Visit as.pn/RuralReport to learn what great rural colleges are doing to attract and retains students and build strong community, 4-year, and employer partnerships

Another way to increase equitable access: outreach to high school students. Northwest Iowa Community College hosts on-campus events for juniors and seniors called “Thunder Fridays,” which include a campus tour and meetings with faculty, advisors, and students. The college has now added “Latino Thunder Fridays,” a Spanish-language version tailored to the region’s fast-growing Hispanic population. More than half of high schoolers who participate subsequently enroll at Northwest Iowa; that number is even higher for students who attend Latino Thunder Fridays. (Read more about this practice on pages 18 – 19 of our guide Rural Community College Excellence.)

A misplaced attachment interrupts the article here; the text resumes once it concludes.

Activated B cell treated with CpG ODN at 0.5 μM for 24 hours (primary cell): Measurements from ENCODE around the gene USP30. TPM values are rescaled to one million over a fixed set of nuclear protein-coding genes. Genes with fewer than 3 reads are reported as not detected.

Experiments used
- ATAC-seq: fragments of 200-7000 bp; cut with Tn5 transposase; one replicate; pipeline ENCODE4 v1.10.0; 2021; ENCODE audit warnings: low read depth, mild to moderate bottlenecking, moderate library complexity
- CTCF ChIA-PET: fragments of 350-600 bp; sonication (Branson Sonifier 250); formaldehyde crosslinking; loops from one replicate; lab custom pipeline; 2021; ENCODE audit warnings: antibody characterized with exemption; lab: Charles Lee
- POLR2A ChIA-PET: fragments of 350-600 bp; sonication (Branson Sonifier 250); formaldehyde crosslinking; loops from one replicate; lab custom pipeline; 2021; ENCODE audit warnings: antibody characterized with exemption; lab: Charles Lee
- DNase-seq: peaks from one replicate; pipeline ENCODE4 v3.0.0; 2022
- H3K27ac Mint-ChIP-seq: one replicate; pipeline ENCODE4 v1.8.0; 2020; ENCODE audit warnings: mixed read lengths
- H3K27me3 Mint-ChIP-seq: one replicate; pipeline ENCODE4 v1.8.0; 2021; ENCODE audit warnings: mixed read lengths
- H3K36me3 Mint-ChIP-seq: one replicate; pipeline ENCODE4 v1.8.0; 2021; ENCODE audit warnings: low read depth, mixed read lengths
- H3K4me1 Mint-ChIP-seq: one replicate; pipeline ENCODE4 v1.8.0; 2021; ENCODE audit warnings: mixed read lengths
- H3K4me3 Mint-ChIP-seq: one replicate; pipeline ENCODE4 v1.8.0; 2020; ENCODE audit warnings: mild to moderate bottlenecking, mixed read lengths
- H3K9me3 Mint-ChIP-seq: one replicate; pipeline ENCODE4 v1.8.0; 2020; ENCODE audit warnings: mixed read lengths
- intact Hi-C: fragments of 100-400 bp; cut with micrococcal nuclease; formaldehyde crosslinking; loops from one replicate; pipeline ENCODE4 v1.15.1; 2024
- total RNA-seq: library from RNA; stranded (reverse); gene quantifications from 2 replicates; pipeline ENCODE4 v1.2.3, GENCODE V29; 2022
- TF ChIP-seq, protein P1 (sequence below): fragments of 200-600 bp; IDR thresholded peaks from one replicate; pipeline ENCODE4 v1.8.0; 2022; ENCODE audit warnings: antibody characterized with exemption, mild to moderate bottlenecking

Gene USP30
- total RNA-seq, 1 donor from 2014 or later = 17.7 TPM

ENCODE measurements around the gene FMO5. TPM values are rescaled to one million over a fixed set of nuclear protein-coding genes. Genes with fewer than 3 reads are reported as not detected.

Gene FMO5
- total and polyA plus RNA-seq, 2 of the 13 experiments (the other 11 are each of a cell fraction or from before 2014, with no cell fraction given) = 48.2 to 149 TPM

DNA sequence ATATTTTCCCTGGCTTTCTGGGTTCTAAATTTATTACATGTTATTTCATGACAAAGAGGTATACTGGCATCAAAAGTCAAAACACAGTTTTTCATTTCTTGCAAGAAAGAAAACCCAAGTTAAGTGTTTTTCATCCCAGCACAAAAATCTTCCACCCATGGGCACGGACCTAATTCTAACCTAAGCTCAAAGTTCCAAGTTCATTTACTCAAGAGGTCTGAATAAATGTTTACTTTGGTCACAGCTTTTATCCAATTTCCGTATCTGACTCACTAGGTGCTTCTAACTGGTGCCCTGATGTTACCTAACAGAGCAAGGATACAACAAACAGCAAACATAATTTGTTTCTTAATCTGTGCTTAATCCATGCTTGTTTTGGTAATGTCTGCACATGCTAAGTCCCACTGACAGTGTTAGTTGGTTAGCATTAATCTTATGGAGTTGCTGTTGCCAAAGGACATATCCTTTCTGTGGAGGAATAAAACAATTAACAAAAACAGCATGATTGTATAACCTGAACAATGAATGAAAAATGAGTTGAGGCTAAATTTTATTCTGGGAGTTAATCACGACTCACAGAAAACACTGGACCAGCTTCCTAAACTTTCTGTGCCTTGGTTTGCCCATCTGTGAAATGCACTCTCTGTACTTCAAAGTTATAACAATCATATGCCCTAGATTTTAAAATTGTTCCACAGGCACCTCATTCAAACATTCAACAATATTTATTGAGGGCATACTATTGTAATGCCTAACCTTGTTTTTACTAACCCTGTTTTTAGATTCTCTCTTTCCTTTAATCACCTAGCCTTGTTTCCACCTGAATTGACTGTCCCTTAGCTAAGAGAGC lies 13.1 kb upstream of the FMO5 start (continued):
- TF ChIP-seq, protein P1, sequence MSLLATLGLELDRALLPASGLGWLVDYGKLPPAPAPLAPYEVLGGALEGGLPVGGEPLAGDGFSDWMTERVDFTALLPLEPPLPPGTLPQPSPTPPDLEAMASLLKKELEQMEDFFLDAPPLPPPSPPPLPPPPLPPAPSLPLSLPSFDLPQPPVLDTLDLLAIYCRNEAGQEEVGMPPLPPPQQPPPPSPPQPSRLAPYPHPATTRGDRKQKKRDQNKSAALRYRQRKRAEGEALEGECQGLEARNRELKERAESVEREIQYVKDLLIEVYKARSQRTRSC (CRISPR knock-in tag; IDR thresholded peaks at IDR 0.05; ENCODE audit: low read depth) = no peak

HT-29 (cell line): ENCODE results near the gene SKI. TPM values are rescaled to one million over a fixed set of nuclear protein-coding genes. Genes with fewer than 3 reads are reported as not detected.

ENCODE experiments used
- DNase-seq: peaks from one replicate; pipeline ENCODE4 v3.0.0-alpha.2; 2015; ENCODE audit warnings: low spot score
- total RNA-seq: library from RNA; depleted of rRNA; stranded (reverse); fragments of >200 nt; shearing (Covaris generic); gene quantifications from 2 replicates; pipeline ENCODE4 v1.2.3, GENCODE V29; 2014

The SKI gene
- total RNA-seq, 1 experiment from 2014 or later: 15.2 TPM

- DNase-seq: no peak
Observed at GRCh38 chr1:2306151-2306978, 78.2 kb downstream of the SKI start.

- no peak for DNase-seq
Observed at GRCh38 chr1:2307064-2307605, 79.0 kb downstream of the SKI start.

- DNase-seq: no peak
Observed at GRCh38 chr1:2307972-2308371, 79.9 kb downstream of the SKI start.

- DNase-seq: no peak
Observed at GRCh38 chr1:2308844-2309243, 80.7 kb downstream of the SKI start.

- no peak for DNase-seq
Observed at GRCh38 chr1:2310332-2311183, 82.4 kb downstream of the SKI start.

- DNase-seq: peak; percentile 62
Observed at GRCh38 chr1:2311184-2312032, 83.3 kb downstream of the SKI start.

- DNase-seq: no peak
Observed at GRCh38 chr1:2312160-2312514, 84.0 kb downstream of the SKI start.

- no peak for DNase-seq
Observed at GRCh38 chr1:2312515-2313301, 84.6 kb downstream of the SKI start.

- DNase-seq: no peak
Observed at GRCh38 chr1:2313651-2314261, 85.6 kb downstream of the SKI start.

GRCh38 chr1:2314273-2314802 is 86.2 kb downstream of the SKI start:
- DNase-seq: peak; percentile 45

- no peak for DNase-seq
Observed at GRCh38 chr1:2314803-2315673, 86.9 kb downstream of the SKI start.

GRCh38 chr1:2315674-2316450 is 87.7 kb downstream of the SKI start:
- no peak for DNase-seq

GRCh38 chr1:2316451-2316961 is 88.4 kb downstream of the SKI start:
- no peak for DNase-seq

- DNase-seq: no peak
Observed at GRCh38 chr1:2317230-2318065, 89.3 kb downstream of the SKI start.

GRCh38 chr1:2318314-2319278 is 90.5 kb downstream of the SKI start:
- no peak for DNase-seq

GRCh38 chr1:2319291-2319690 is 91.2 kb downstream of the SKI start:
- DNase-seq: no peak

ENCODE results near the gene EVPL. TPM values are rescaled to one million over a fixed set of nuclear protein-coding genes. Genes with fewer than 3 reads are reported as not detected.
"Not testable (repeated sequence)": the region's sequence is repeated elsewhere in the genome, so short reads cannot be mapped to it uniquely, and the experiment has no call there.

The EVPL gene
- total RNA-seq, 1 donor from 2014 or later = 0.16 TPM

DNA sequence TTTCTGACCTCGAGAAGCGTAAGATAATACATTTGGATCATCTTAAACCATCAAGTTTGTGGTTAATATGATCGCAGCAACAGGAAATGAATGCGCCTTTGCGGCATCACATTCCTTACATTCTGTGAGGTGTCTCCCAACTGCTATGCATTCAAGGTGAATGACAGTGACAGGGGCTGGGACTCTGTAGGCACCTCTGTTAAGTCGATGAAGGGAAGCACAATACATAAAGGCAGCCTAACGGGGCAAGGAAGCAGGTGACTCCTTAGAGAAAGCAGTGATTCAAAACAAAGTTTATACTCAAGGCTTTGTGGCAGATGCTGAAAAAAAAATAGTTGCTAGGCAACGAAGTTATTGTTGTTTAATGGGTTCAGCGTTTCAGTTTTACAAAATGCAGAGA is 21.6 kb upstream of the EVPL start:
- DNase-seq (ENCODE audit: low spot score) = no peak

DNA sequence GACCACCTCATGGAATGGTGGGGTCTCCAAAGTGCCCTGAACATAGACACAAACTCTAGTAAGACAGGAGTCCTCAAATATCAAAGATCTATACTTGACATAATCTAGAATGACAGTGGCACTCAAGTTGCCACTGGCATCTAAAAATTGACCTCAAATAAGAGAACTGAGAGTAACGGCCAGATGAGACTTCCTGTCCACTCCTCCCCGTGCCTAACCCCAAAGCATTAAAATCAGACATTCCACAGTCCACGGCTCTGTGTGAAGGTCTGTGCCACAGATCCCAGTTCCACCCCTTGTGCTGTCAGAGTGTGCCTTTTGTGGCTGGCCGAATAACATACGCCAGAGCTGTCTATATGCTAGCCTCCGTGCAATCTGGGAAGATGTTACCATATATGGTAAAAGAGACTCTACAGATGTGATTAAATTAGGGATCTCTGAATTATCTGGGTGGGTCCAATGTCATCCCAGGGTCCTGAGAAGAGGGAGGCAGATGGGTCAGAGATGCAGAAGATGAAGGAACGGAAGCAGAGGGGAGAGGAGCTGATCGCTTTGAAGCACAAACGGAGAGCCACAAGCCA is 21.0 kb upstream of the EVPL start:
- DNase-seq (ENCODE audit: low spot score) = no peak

San Jacinto College has focused recruitment and advising efforts on two large feeder schools with very high numbers of students of color. Now almost a quarter of all enrollments at San Jacinto are dual enrolled high school students. Dual enrollment, when built with equity in mind, can be a powerful tool for generating momentum toward a credential. (Read more in The Dual Enrollment Playbook.) San Jacinto has also launched a Promise program covering tuition for recent high school graduates in its area.

In these ways, these high-achieving colleges are working to make sure all students have access to higher education, tailoring their outreach and their support to reach all students in their service areas. By focusing on equitable access and success, these colleges are delivering on the promise and value of higher education for their communities.